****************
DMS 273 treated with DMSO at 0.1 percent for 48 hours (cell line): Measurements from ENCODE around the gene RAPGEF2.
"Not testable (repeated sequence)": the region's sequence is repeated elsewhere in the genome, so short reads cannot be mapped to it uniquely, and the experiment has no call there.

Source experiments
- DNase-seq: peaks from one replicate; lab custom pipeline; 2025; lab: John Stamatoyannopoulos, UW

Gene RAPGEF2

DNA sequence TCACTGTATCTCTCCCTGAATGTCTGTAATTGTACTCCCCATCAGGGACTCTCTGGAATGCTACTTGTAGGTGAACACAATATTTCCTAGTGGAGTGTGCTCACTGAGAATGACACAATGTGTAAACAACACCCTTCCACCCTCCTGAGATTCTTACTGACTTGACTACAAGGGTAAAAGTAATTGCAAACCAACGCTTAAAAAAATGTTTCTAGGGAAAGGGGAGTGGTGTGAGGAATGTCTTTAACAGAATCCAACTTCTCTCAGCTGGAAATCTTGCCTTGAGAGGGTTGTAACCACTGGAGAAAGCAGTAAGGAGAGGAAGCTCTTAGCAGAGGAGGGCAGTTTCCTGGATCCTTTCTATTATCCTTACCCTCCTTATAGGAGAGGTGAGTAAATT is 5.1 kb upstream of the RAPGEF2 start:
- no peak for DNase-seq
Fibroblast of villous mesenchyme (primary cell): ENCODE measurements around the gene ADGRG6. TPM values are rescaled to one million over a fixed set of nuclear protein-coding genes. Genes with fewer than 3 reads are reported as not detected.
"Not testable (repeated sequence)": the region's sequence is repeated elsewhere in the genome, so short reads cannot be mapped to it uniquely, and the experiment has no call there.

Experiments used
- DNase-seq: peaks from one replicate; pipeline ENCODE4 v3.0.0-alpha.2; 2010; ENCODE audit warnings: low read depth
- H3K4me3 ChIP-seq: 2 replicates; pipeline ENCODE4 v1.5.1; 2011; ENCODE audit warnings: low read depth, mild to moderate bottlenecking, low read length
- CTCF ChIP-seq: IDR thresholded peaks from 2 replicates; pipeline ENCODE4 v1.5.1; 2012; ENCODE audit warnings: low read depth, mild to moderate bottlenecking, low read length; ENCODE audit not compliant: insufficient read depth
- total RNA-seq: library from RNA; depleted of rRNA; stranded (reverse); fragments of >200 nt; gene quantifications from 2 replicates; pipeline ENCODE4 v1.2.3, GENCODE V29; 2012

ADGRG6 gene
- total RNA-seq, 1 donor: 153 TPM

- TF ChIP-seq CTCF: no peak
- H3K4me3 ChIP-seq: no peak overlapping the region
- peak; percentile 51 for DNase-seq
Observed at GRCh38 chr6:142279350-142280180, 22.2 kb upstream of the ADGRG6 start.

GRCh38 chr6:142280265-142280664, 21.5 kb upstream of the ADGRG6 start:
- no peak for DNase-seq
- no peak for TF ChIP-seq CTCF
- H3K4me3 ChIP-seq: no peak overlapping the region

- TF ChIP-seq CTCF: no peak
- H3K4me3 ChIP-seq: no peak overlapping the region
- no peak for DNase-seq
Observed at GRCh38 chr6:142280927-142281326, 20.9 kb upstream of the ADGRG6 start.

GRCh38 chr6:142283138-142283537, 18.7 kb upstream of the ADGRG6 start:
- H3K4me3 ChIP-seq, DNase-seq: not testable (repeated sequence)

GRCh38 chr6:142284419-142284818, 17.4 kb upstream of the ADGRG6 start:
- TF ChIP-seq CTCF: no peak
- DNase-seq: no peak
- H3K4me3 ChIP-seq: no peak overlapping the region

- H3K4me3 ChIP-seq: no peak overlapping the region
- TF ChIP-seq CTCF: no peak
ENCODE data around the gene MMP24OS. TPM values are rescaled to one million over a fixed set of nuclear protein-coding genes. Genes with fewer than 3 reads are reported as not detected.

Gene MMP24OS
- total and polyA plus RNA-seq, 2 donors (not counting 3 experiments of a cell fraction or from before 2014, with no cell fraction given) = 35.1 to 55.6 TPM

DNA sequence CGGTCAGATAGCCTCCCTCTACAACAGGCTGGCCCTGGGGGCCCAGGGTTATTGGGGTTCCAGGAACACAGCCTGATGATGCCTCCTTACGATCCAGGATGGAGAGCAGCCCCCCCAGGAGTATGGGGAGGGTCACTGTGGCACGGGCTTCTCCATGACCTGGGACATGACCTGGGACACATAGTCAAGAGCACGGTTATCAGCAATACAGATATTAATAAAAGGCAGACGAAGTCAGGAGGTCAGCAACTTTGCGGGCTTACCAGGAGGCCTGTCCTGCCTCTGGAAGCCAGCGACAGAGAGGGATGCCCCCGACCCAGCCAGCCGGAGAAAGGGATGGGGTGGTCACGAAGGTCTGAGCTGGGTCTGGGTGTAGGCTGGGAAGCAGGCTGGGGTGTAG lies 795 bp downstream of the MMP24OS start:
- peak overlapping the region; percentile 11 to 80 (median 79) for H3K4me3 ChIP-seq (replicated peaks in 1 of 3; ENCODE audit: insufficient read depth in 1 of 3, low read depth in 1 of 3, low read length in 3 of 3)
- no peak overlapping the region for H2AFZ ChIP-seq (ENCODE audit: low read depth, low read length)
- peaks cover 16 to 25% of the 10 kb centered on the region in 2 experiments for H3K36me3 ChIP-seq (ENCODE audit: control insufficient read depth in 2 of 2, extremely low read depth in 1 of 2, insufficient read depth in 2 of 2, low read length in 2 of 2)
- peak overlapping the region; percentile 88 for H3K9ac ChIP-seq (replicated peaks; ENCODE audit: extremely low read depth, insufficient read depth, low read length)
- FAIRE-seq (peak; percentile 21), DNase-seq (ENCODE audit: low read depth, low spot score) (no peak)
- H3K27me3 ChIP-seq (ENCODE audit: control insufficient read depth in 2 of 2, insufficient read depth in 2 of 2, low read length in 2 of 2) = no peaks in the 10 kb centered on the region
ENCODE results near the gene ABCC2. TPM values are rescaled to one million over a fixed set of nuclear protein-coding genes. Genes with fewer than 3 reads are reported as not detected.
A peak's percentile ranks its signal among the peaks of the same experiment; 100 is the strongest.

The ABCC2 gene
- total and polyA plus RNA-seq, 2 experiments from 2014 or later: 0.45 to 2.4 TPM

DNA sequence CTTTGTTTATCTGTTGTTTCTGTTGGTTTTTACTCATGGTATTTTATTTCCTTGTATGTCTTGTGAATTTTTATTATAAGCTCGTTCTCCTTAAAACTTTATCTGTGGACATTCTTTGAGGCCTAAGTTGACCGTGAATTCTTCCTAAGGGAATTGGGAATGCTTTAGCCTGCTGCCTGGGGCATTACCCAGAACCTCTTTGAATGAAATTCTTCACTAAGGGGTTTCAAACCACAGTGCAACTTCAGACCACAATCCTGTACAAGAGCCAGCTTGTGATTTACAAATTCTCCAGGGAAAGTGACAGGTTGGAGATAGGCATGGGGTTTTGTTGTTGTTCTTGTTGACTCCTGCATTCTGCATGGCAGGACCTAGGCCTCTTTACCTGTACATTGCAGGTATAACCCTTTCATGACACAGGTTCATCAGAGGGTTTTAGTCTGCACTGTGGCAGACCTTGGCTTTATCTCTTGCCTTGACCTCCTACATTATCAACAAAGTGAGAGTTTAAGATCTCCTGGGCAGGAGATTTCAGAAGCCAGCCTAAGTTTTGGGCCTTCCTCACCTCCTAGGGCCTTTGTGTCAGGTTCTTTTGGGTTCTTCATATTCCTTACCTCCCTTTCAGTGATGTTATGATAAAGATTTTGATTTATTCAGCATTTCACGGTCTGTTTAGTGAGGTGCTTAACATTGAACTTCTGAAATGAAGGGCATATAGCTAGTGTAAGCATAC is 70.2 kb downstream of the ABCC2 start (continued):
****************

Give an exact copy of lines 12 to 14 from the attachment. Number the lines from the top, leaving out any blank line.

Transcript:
- H3K4me3 ChIP-seq: 2 replicates; pipeline ENCODE4 v1.5.1; 2011; ENCODE audit warnings: low read depth, mild to moderate bottlenecking, low read length
- CTCF ChIP-seq: IDR thresholded peaks from 2 replicates; pipeline ENCODE4 v1.5.1; 2012; ENCODE audit warnings: low read depth, mild to moderate bottlenecking, low read length; ENCODE audit not compliant: insufficient read depth
- total RNA-seq: library from RNA; depleted of rRNA; stranded (reverse); fragments of >200 nt; gene quantifications from 2 replicates; pipeline ENCODE4 v1.2.3, GENCODE V29; 2012